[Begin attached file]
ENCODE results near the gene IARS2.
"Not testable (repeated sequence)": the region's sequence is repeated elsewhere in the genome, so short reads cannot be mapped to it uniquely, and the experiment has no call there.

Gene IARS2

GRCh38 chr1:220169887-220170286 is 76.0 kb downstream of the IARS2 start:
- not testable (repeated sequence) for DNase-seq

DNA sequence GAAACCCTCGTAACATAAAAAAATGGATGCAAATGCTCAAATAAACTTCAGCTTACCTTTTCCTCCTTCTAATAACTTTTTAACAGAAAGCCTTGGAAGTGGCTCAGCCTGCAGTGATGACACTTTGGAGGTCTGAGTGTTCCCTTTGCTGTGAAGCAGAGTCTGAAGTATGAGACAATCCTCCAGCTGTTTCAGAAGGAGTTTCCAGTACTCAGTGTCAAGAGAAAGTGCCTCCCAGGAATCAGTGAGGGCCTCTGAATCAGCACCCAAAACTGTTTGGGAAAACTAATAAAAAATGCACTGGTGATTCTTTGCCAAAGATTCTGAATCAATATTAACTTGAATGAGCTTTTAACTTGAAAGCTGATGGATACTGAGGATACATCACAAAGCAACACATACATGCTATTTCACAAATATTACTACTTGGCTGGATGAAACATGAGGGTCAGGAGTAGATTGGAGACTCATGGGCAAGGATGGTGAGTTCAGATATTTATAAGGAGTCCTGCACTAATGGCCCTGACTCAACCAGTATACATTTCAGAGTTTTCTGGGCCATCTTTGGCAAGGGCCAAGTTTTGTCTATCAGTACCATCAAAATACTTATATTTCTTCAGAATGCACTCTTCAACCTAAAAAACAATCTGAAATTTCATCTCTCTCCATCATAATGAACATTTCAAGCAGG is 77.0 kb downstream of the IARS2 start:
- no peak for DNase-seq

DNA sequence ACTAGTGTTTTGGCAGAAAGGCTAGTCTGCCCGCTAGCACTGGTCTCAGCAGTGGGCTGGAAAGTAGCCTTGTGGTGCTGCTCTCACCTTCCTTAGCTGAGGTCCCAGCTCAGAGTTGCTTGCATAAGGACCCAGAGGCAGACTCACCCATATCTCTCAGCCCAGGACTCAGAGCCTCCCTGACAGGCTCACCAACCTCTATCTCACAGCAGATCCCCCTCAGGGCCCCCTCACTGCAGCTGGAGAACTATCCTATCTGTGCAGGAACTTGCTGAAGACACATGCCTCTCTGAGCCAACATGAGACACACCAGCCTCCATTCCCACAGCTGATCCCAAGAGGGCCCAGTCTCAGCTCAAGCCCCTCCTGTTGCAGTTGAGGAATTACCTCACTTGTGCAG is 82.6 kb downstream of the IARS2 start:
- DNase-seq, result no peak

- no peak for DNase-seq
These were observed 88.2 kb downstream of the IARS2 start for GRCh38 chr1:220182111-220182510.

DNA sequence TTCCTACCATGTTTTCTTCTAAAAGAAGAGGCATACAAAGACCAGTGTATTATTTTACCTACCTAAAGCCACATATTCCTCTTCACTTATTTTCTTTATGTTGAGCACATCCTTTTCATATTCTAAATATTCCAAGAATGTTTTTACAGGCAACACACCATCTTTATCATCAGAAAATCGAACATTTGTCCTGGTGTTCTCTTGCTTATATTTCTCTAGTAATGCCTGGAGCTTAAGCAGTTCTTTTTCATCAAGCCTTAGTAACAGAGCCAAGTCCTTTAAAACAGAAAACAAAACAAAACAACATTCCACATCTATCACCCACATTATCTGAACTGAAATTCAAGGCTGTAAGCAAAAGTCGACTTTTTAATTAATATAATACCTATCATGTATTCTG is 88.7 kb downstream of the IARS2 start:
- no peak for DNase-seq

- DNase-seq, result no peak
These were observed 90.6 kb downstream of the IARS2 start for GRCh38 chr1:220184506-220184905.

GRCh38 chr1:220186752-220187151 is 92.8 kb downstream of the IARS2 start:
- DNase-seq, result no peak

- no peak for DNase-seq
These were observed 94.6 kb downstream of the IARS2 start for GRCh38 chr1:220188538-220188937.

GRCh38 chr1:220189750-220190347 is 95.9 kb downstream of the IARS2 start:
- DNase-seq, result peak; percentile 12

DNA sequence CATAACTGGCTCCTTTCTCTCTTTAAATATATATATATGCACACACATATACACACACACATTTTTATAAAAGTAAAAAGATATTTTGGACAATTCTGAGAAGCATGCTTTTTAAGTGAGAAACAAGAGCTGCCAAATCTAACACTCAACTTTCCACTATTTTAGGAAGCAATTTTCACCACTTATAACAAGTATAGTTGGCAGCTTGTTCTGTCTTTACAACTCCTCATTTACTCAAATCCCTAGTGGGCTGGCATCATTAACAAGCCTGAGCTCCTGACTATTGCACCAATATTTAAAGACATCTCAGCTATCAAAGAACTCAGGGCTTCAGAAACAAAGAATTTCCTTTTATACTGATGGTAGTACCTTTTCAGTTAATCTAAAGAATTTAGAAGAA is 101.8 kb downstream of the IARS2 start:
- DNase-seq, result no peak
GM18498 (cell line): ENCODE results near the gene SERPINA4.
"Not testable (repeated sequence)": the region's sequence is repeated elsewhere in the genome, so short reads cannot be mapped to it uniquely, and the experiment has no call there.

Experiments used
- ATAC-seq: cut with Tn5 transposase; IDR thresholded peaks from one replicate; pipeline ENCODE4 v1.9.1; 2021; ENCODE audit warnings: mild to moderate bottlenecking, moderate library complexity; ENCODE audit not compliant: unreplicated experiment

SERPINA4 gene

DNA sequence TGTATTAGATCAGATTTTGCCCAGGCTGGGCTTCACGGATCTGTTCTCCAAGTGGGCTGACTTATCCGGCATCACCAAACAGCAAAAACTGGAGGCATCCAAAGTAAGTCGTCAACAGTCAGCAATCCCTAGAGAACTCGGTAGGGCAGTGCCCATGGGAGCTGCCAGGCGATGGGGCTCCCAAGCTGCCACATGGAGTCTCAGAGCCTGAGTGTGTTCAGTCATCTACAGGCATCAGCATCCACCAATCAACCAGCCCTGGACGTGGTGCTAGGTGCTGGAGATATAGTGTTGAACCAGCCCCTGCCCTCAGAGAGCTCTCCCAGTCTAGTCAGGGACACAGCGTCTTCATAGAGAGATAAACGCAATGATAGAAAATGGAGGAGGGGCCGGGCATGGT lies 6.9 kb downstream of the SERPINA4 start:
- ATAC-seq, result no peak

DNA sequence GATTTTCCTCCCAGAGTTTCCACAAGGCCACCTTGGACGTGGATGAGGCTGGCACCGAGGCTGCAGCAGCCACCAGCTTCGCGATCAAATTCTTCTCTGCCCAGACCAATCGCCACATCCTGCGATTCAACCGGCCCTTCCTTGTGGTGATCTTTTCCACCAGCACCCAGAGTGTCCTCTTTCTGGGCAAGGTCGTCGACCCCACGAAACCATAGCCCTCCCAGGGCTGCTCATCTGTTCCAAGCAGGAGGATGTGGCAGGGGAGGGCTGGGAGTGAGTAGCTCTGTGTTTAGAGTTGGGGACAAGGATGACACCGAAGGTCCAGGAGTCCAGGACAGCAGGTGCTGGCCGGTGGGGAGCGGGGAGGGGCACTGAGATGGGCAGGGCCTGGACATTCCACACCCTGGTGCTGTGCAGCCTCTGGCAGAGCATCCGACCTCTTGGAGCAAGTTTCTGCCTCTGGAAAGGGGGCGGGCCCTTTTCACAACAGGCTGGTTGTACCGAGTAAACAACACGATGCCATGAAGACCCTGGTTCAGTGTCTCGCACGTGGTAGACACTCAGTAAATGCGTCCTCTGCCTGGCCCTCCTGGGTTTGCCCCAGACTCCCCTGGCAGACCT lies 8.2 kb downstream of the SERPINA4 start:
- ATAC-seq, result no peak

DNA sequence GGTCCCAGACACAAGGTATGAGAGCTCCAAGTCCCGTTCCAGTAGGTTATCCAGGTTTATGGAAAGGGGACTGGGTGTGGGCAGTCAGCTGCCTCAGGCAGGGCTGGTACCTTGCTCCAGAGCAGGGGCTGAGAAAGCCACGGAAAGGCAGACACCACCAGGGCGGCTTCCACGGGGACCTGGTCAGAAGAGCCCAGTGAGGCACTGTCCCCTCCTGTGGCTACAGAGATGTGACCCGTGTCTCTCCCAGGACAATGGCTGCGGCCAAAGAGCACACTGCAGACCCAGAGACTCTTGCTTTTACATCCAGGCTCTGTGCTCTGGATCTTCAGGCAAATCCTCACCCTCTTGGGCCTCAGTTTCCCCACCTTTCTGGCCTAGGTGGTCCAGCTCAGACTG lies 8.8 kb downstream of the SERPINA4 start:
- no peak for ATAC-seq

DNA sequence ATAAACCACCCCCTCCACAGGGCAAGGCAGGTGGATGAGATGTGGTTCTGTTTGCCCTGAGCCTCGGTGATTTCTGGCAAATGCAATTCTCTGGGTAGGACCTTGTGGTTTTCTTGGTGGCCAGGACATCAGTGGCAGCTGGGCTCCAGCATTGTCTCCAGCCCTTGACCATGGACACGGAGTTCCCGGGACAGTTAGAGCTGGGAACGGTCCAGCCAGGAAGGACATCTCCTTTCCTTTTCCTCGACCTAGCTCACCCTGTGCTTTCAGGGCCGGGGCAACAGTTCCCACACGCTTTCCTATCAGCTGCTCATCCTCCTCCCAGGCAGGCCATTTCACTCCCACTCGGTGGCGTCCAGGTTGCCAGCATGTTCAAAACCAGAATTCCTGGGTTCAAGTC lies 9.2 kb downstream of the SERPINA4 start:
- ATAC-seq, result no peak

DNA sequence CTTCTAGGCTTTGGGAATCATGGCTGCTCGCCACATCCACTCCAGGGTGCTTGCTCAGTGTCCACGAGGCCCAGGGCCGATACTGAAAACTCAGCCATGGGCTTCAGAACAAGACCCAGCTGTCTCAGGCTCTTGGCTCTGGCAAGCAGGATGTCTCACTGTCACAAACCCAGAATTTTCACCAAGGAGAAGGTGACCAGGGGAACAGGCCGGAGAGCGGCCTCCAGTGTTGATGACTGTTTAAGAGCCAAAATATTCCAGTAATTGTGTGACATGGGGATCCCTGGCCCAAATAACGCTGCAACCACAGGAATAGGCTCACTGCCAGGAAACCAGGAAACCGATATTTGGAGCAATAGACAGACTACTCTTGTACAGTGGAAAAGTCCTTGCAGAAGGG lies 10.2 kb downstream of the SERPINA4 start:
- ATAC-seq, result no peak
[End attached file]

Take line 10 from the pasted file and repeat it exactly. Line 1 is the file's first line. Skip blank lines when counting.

- no peak for DNase-seq